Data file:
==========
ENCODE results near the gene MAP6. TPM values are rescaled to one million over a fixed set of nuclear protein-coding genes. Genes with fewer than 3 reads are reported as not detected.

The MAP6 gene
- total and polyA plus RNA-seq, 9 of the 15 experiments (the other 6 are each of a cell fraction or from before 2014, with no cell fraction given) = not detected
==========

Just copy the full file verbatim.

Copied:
ENCODE results near the gene MAP6. TPM values are rescaled to one million over a fixed set of nuclear protein-coding genes. Genes with fewer than 3 reads are reported as not detected.

The MAP6 gene
- total and polyA plus RNA-seq, 9 of the 15 experiments (the other 6 are each of a cell fraction or from before 2014, with no cell fraction given) = not detected